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US to help build first new nuclear reactors in decades

Energy Secretary Ernest Moniz announced Wednesday that the government would loan about $6.5 billion to get the reactors built.
Plant Vogtle, a nuclear power plant near Augusta, GA.
Plant Vogtle, a nuclear power plant near Augusta, GA.

A nuclear power plant in Waynesboro, Ga., will receive the first new reactors to be constructed since 1996, thanks in large part to a $6.5 billion federal loan guarantee which Energy Secretary Ernest Moniz said he would finalize on Thursday.

"The president, I want to emphasize, did make it clear that he sees nuclear energy as part of America's low carbon energy portfolio," he said during a Wednesday afternoon speech at the National Press Club in Washington, D.C. The energy produced by the new reactors will be sufficient to power nearly 1.5 million households, according to an Energy Department statement.

President Obama and members of his administration have often said that they intend to implement an "all of the above" strategy when it comes to domestic energy policy. To that end, the White House has supported increasing natural gas production even as it has also poured money into solar and wind power development projects. Wednesday's announcement suggests that nuclear power will soon come to play a larger role in that strategy.

Federal assistance couldn't come sooner for the nuclear power industry. In 2013, several nuclear plants around the nation closed up shop, the first time in 15 years that any plants had been shuttered. Banks have long been reluctant to help finance nuclear projects, in part because of the perceived danger of meltdowns. And power from nuclear energy still comes with a high price tag, thanks to cost overruns in plant construction and high per-kilowatt generation cost.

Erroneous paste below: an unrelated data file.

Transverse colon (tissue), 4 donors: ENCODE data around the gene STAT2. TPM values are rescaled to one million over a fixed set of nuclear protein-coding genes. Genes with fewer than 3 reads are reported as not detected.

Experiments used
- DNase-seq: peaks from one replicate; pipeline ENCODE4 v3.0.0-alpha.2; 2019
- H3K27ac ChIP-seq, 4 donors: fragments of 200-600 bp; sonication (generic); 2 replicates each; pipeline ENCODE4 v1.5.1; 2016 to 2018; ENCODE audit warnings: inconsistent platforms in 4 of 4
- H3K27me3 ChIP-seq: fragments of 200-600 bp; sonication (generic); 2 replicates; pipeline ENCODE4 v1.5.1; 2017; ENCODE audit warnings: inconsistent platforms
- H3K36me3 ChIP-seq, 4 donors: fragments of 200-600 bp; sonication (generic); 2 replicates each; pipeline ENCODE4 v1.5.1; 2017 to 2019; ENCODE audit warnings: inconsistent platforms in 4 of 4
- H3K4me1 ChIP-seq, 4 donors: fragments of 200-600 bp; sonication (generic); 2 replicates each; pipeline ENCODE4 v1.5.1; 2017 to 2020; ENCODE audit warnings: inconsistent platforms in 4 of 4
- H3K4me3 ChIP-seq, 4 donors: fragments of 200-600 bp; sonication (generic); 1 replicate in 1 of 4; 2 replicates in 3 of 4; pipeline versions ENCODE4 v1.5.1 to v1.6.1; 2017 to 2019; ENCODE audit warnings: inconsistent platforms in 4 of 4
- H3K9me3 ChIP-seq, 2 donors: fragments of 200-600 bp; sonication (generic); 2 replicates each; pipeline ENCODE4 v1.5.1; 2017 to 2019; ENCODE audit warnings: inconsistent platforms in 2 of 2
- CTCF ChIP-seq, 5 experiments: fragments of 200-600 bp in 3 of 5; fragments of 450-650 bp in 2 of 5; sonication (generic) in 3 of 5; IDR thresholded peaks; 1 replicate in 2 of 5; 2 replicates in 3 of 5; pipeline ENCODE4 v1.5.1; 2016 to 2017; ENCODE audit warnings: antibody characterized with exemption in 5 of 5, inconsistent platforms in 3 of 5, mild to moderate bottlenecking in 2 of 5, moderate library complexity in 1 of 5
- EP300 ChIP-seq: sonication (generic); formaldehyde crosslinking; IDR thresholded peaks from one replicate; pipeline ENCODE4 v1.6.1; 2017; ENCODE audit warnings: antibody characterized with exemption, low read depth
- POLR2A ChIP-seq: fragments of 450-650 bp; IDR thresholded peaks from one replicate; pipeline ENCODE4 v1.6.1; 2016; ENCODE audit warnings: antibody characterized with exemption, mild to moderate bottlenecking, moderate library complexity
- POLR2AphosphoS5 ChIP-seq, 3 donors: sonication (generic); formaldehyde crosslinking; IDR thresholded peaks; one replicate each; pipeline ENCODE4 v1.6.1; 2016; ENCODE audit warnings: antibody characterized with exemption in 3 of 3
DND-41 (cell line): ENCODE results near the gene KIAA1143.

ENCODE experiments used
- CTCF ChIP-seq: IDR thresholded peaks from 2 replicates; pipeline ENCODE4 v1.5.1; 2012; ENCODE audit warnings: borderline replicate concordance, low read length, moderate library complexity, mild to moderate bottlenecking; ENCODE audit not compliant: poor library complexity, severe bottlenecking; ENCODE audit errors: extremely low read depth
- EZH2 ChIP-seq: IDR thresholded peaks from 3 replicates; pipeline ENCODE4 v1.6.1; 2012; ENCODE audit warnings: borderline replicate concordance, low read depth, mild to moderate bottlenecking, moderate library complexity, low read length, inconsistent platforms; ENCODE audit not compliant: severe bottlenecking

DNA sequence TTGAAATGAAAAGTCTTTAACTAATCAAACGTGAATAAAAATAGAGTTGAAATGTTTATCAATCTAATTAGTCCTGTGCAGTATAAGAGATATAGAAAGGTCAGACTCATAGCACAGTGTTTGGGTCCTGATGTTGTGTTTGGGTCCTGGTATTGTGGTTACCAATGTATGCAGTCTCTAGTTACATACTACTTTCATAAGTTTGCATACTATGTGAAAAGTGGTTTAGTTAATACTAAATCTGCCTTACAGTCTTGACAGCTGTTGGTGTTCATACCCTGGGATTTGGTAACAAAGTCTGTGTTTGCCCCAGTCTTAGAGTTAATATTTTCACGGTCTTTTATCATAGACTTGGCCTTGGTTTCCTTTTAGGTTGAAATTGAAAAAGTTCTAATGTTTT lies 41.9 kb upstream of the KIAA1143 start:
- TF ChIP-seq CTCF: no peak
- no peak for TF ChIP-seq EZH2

Environmental activist groups bemoaned Moniz's announcement, saying that the risks and prohibitive cost of nuclear energy made for a poor investment.

"When Wall Street has walked away from it, why should the federal government put the taxpayer on the hook?" said Greenpeace analyst Jim Riccio. He argued that stepped-up solar and wind production would be sufficient to meet the country's future energy needs, and so that's where the government should concentrate its investment.

"Given what's going on with wind and solar, we don't need any more coal plants or nuclear plants," he said.

Jamie Henn of criticized the administration's "all of the above" strategy, saying over email that it "makes as little sense as an 'all of the above' diet" and that the White House should instead focus on "dropping fossil fuels [and] consuming more healthy renewables."

Yet the administration doesn't seem likely to back down from its embrace of non-renewable energy sources any time soon. In fact, Moniz spent much of his speech defending the "all of the above" strategy as a "pathway to creating jobs and at the same time reducing carbon emissions."

"We are producing a lot more gas but we are using it as what we have sometimes referred to as a bridge to a lower carbon future," he said.